It is more than 10 years since I last worked in the Balkans and I was only recently marvelling at the changes. Belgrade, heart of Slobodan Milosevic's sinister kingdom, seemed on my return, transformed in appearance and in spirit. "Turbofolk" singers - minstrels to Milosevic's warriors who then dominated the airwaves with tunes of love and glory - had been all but banished from both radio and television.
More striking still was the change in the tone in Milosevic's once-frenzied media about the non-Serbs of former Yugoslavia. When I was The Independent's correspondent in the 1990s, outside the columns of a few magazines that nobody read, screaming headlines branded all Croats as Ustashe (fascists), all Bosnian Muslims as "mujahidin" and all Albanians as Shiptars - a pejorative expression as far as Albanians were concerned.
And finally, the bleeding, miserable province of Kosovo - bane and obsession of the Serbs in the 1990s - perhaps the single most important cause of the downfall of Tito's Yugoslavia - seemed to have receded into the back of people's minds. It was a subject for debate but not for marches, church services - or fighting.
Days later, those impressions have turned to dust. Once more Kosovo and Serbia seem locked into their eternal, doomed embrace. The Serbs have been marching to their cathedral in Belgrade to the tolling of bells and chanting of priests. Meanwhile, television blares wall-to-wall commentaries - against a background of dramatic music - about terrorists, pogroms, mass murder and carnage. Once again many Serb politicians are competing to catch the public mood of outrage by issuing rash and impossible promises to "go to Kosovo" and take unspecified "measures" in what they insist will remain "our southern Serbian province".
While anger with the Albanian church and house-burners is entirely justified (who wouldn't be outraged by pictures of churches burning and headscarved women being bundled out of flaming villages by British and other troops) the hard fact is that Serbia's leaders have set themselves an ambitious threshold.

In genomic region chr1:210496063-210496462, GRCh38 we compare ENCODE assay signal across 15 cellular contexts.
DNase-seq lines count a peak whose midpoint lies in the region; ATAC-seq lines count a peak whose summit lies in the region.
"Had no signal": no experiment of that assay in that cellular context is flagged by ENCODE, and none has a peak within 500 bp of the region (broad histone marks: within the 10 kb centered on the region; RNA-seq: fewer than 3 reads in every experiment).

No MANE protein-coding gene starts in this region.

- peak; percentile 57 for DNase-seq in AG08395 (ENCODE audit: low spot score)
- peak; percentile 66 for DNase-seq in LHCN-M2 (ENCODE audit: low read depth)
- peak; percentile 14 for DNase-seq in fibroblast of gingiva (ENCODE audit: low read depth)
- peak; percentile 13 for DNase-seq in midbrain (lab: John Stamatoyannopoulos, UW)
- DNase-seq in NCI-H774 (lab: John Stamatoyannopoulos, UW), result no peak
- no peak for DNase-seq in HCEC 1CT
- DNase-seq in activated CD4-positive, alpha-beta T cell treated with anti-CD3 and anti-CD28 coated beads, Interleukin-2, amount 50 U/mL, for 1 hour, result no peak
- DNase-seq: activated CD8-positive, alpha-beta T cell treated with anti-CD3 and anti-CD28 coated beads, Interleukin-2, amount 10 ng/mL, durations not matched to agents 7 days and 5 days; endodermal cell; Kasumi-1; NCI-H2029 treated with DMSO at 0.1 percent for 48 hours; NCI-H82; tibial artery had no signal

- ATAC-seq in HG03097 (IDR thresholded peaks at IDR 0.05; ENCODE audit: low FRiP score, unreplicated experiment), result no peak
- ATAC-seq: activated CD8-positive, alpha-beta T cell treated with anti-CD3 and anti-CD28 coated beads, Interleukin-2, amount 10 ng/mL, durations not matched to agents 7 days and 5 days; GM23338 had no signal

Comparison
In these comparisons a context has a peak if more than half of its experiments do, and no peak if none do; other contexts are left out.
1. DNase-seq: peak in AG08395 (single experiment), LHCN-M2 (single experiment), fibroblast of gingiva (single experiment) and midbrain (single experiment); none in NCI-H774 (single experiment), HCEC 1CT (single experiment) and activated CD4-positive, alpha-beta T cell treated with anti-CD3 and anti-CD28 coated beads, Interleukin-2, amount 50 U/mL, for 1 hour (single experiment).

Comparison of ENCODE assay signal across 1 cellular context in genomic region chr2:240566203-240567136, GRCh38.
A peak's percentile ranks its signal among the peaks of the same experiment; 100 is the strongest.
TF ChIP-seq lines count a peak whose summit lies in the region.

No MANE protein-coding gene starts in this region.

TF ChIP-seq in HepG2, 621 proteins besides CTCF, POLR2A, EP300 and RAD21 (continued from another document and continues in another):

The politicians in Belgrade have not explained how they are going to "go to Kosovo" without fighting their way in through a youthful and hostile population. Nor have the same leaders - carried away by indignation - explained how they are going to ensure Kosovo is "always" part of Serbia, given that international opinion is divided on that issue, to put it mildly.
Just before Kosovo exploded in violence, Richard Holbrooke, architect of the 1995 Dayton peace deal in Bosnia, warned Serbia that it continued to suffer from a delusion about the province it was forced to abandon in 1999 and which it no longer controls meaningfully, outside of a few enclaves.
Serbs had to either choose Kosovo or Europe, Holbrooke warned at the time. "If they choose Kosovo, they will lose both Kosovo and Europe. If they choose Europe the whole of the Balkans will eventually get into the EU." If there is any sign of this blunt warning having penetrated the political elite in Belgrade, they don't show it in public. All fear electoral oblivion if they even hint that Kosovo, Serbia's "holy land", is really lost.
At the moment, they prefer to draw comfort from the stream of condemnations of Albanian behaviour that has poured in, not only from old and trusted friends such as Russia, but from Nato and the UN boss in Kosovo, Harri Holkeri.
In the short term, Belgrade is right to conclude that rampaging Albanian militants have gravely damaged the standing of the Kosovo Albanians. But the Albanians are not the only losers in this struggle. The longer the latest battle of Kosovo goes on, as Holbrooke's prescient remarks predicted, the more Serbia stands to lose if it really wants (as it says it does) eventual inclusion in the European Union and an assisted exit from its current stagnation.
After falling behind once-despised neighbours such as Bulgaria in the race to European integration, Serbia has struggled over the last few years to catch up and - as my first impressions of Belgrade indicated - to shake off its image as a place apart from the West. Now it risks being branded again as unstable, a little scary and not somewhere in which anyone would want to invest.
And if, as is expected, a Serbian ultra-nationalist, a member of a party pledged to reverse all the territorial losses of the 1990s, wins the forthcoming presidential election, Europe's sense of foreboding will increase. In the word's of the Balkan specialist Tim Judah, "Serbian and Albanian leaders have to cut a historic deal, for the sake of both their peoples, and if they don't have the courage, both Serbs and Albanians will continue to drag each other down - and out of Europe."
The big powers must re-engage in Kosovo and cajole the parties to talk and compromise. They must set a date for Kosovo's independence and work out how Serbian autonomy might be guaranteed effectively, or declare their hand by announcing some plausible alternative, even if that means partition on ethnic lines. The current uncertainty cannot continue.
The writer is the Balkans editor for the Institute for War and Peace ReportingReuse content